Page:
And then I went. And Veterum Sapientia blew me away. Of course I was shy. I’m very shy anyway, but the fear of speaking Latin for the first time made it much worse. Several times I forgot completely what I had said a few words in, butchered the sequence of tenses, and, naturally, didn’t know the words for the most basic items of ordinary use. It still blew me away. The non-judgmental, encouraging environment, and the pedagogy! My whole study of Latin had been the familiar grammar-translation method, with Jenney’s and Wheelock’s. Whatever else I had was inconsistent and on the side.

Most of all, at Veterum Sapientia that first time, I realized that there were other people in the universe who cared about this language. Maybe I wasn’t alone. Maybe I wasn’t so crazy. So I resolved that I would go each year, no matter what. That barring a true disaster, I would leave my parish and make the trip. One year that meant getting up at 1:00am for a flight. Other years it meant leaving a half-day early because I couldn’t get coverage for the weekend Masses. But, no matter what I had to do, I went. And so I have gone to the conference every year for now 8 complete years.

In that time, Veterum Sapientia has only gotten better–and more Catholic. I have become a committed Veterum Sapientia evangelist, and I have seen how helpful it can be. As the world of secular Latinity increases and Church Latin decreases, we need movements like this to reverse the trend. The addition of further workshops, the partnership with the seminary in Charlotte, and now the launch of the expanded Veterum Sapientia Institute, are all going to bear fruit for the Church of 2030, 2040, and beyond. The effective, friendly, Catholic learning environment that VSI creates is unmatched in the United States right now. To anyone who is on the fence about trying this out, I say Duc in altum!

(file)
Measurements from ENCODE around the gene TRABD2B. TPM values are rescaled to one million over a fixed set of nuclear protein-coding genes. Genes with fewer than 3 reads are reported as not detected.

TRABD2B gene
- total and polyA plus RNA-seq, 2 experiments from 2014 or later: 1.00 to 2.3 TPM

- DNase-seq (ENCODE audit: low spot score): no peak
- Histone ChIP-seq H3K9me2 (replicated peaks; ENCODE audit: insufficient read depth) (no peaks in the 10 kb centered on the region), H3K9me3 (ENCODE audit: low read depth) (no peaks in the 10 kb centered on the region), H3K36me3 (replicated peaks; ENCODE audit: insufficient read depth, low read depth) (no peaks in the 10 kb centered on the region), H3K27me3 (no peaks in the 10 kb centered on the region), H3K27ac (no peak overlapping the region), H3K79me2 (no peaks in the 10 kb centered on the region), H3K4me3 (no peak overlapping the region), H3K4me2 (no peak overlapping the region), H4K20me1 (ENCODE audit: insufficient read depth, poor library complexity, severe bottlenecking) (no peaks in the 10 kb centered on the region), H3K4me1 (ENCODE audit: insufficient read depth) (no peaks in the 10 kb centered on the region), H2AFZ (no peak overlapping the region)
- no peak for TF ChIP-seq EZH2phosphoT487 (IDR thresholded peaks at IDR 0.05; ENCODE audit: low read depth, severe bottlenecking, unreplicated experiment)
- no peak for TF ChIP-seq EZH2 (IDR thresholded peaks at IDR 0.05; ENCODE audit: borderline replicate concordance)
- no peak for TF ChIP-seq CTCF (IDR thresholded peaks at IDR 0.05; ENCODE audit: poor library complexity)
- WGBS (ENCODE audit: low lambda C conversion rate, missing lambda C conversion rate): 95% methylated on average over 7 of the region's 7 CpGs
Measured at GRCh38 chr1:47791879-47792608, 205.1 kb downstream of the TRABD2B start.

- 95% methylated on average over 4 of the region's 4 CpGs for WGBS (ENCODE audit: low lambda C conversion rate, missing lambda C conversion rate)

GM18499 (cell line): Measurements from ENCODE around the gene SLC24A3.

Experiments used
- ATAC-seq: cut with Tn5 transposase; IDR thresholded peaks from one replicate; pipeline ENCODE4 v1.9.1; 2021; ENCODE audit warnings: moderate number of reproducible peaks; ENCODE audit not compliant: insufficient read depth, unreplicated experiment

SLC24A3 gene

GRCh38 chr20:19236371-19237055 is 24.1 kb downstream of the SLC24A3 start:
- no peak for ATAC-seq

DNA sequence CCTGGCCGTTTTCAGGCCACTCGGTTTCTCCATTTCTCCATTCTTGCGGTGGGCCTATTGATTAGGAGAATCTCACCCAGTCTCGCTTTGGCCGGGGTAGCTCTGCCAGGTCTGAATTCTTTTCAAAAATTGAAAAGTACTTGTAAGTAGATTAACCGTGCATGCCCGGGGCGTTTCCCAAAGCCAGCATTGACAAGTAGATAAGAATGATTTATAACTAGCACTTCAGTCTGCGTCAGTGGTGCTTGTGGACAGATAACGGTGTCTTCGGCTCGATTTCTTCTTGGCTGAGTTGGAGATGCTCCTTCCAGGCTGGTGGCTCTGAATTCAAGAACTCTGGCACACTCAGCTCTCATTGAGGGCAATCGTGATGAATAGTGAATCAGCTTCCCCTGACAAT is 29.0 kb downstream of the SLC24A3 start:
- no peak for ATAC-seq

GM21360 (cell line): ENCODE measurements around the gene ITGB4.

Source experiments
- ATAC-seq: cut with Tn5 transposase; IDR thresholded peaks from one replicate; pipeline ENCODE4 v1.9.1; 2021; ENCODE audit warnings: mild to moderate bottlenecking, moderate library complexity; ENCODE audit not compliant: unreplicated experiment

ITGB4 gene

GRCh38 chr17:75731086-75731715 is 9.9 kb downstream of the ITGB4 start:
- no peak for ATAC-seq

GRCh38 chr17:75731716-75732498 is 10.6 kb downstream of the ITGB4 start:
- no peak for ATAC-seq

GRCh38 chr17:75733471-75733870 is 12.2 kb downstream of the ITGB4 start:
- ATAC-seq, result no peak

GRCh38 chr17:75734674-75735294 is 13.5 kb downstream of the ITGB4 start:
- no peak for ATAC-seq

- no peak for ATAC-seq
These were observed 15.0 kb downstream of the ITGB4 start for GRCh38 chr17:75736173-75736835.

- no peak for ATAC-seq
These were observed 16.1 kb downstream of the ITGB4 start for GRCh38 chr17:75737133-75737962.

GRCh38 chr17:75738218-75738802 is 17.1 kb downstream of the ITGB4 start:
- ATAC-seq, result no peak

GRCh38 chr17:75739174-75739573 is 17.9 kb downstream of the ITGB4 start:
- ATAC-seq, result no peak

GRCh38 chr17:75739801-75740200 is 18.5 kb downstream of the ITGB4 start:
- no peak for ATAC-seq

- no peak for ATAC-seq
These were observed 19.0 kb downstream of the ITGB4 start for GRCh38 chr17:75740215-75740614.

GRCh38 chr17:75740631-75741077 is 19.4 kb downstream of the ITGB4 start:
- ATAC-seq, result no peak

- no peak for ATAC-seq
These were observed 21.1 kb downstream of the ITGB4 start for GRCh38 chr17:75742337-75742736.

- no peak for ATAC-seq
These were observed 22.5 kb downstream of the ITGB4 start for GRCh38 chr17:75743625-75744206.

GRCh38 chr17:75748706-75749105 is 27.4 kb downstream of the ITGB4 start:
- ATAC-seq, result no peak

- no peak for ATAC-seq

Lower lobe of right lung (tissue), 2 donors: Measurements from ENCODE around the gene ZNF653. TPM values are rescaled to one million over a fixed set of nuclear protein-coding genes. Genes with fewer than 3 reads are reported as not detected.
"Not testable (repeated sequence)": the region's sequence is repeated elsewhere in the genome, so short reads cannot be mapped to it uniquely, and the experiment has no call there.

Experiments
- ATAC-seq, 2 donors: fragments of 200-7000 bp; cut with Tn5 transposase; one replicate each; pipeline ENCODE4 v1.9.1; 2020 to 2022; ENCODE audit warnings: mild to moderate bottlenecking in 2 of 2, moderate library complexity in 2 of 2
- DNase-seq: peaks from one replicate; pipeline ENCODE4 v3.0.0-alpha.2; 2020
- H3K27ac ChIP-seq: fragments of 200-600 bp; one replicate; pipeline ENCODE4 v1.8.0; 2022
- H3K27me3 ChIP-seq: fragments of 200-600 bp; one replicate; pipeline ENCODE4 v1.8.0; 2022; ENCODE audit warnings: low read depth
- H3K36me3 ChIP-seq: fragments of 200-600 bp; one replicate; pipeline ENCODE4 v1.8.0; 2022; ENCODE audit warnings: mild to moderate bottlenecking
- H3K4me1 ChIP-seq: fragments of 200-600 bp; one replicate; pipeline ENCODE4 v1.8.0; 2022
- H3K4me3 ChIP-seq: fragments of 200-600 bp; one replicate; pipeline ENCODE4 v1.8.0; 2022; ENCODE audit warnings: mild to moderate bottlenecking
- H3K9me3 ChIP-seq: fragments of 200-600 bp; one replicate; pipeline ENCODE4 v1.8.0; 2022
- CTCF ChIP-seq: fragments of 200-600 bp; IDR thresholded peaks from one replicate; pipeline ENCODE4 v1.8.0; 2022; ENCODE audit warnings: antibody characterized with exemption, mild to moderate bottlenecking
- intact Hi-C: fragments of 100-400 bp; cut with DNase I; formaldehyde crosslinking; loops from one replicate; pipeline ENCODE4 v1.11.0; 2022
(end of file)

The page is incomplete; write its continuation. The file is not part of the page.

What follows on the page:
Endorsement for VSI by Cardinal Burke

We offer our humble thanks to His Eminence Raymond Leo Cardinal Burke for his warm congratulations of our new Institute along with his endorsement of our work.

…may the Institute which bears the name of the same Apostolic Constitution be the vehicle by which “the ancient and uninterrupted use of Latin be maintained and, where necessary, restored”

Please read the full letter at https://veterumsapientia.org/endorsements/

VSI Kickoff Event: Livestream by Sensus Fidelium

We would like to extend a most warm welcome to Steve Cunningham at Sensus Fidelium on YouTube for graciously helping us with our VSI kickoff event at Saint Ann’s parish in Charlotte, NC on November 22 after the 12:30 Traditional Latin Mass. He voluntarily brought his own equipment and live streamed our event to his channel, which greatly helps us to increase the exposure of this important work to the greater public.

We look forward to more collaborations with Sensus Fidelium in the near future.

You can view the video here: https://youtu.be/W3LpammSy1c?t=36

Sensus Fidelium YouTube: https://www.youtube.com/c/SensusFidelium/

Veterum Sapientia YouTube: https://www.youtube.com/channel/UCDfJ5zqc84uVCuiw4EiaE-w/